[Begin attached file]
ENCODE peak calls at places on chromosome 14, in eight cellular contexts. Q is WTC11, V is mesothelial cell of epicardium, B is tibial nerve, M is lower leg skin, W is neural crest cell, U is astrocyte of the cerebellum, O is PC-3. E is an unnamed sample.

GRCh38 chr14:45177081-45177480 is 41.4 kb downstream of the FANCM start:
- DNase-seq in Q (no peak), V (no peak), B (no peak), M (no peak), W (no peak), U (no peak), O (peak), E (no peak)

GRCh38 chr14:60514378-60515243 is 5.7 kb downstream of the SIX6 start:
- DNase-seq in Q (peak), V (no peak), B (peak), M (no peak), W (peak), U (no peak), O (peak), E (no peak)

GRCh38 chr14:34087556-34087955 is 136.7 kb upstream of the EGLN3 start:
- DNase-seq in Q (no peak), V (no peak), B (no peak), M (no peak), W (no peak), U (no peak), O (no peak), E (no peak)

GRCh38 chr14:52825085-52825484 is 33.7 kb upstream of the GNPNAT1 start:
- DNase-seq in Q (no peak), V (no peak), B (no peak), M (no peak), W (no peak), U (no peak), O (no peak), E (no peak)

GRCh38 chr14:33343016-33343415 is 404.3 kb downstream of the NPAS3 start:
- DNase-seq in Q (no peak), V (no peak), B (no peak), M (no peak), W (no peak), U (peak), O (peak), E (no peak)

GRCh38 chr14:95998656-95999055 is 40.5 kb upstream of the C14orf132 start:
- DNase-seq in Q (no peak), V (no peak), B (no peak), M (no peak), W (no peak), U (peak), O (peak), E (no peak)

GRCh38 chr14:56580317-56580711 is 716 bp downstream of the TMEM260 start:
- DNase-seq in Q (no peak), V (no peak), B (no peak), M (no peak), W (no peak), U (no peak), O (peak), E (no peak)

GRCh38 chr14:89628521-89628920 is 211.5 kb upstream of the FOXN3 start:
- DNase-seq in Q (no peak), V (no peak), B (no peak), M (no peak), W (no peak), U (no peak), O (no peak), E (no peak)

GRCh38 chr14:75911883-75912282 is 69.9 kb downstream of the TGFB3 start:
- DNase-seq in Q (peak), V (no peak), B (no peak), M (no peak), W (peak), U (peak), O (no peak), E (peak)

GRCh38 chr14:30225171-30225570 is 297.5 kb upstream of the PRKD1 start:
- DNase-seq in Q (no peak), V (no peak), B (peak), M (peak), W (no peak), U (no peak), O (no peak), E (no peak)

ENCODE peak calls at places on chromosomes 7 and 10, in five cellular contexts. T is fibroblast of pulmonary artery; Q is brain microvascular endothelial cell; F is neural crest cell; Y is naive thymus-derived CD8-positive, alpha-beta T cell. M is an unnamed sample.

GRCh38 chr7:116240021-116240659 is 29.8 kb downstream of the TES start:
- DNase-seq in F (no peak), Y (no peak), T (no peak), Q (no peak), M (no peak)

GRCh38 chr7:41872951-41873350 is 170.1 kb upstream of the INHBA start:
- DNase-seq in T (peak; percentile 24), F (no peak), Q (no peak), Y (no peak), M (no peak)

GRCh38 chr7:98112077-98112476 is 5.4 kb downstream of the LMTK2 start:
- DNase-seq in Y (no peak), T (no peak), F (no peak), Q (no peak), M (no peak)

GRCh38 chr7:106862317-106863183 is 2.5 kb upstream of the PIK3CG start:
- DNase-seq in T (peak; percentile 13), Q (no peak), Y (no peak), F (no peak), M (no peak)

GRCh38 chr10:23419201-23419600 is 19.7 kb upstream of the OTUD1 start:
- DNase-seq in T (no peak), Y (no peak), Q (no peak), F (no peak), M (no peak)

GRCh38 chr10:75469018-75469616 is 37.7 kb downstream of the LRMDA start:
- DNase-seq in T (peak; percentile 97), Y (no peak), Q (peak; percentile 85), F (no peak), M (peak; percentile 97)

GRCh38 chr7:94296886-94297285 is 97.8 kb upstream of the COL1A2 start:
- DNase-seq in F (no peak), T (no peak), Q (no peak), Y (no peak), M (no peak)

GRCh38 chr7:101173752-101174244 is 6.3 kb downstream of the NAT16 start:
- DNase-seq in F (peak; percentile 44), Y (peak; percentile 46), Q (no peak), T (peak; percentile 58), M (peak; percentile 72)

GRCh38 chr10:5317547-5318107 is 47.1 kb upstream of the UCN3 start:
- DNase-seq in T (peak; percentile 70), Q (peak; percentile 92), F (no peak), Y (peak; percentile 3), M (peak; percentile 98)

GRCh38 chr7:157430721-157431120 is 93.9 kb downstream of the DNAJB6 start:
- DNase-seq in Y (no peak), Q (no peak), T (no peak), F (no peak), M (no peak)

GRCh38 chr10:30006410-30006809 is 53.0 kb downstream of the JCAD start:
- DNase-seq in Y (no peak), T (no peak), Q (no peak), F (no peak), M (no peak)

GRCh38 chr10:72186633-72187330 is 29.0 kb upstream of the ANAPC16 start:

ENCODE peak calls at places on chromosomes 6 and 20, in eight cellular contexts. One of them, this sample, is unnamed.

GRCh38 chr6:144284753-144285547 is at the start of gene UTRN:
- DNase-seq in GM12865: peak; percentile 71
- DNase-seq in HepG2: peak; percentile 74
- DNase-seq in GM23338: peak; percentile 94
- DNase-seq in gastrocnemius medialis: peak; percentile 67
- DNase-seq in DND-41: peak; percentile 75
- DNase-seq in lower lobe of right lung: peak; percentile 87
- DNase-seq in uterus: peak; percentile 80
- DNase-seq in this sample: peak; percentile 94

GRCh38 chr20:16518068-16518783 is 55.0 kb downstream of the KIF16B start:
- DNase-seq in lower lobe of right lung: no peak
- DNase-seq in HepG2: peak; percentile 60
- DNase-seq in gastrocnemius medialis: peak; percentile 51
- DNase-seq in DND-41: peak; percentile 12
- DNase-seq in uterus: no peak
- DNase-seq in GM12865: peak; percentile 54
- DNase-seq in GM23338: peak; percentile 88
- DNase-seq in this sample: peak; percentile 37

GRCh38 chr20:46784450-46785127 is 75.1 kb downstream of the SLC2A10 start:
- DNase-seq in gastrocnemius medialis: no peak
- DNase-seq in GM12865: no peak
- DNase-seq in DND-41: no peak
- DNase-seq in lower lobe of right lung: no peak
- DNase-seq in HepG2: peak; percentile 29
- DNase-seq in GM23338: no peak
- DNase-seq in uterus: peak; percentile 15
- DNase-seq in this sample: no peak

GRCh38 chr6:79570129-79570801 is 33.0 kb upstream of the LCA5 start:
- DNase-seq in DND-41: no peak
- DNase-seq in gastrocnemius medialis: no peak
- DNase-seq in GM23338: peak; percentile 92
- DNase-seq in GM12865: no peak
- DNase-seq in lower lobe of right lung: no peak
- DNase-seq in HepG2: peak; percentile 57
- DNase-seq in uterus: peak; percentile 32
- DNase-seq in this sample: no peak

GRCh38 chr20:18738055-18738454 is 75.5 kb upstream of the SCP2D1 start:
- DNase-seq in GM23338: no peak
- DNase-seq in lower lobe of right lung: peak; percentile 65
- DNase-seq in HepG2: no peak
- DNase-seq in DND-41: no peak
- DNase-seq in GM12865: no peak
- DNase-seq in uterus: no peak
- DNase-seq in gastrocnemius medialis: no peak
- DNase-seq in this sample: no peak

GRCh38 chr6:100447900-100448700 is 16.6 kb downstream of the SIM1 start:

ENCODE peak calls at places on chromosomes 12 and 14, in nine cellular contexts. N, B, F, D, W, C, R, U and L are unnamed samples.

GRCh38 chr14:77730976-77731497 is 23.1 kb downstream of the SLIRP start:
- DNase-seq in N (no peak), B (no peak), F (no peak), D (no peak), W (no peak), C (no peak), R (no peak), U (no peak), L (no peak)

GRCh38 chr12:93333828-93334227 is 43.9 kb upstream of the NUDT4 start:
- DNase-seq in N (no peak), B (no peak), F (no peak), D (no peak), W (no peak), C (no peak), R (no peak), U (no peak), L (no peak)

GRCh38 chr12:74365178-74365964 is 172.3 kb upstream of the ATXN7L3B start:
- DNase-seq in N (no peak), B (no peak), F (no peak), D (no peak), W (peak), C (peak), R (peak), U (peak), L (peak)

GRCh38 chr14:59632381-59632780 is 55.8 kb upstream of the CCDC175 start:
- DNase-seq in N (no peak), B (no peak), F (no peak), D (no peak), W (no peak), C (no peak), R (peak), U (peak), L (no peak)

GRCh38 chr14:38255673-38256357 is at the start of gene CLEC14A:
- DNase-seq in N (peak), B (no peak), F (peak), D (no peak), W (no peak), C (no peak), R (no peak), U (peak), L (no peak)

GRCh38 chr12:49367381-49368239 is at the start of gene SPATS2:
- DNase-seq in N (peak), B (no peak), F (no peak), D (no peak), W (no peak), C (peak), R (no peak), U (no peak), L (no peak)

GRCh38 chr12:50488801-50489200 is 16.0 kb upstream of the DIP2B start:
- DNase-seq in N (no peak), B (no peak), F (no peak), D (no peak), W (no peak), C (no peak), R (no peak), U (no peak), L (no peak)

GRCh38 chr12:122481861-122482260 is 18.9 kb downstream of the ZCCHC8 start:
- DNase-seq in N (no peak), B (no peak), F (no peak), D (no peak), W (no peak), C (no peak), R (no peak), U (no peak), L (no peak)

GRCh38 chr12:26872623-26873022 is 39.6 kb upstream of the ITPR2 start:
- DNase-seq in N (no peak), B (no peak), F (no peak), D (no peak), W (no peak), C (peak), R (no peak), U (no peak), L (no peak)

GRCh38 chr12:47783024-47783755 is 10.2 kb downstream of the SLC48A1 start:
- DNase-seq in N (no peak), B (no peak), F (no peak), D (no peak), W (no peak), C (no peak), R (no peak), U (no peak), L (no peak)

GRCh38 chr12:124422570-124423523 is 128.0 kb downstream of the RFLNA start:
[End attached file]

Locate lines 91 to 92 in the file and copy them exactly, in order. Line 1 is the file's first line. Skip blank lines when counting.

- DNase-seq in this sample: no peak

GRCh38 chr6:100447900-100448700 is 16.6 kb downstream of the SIM1 start: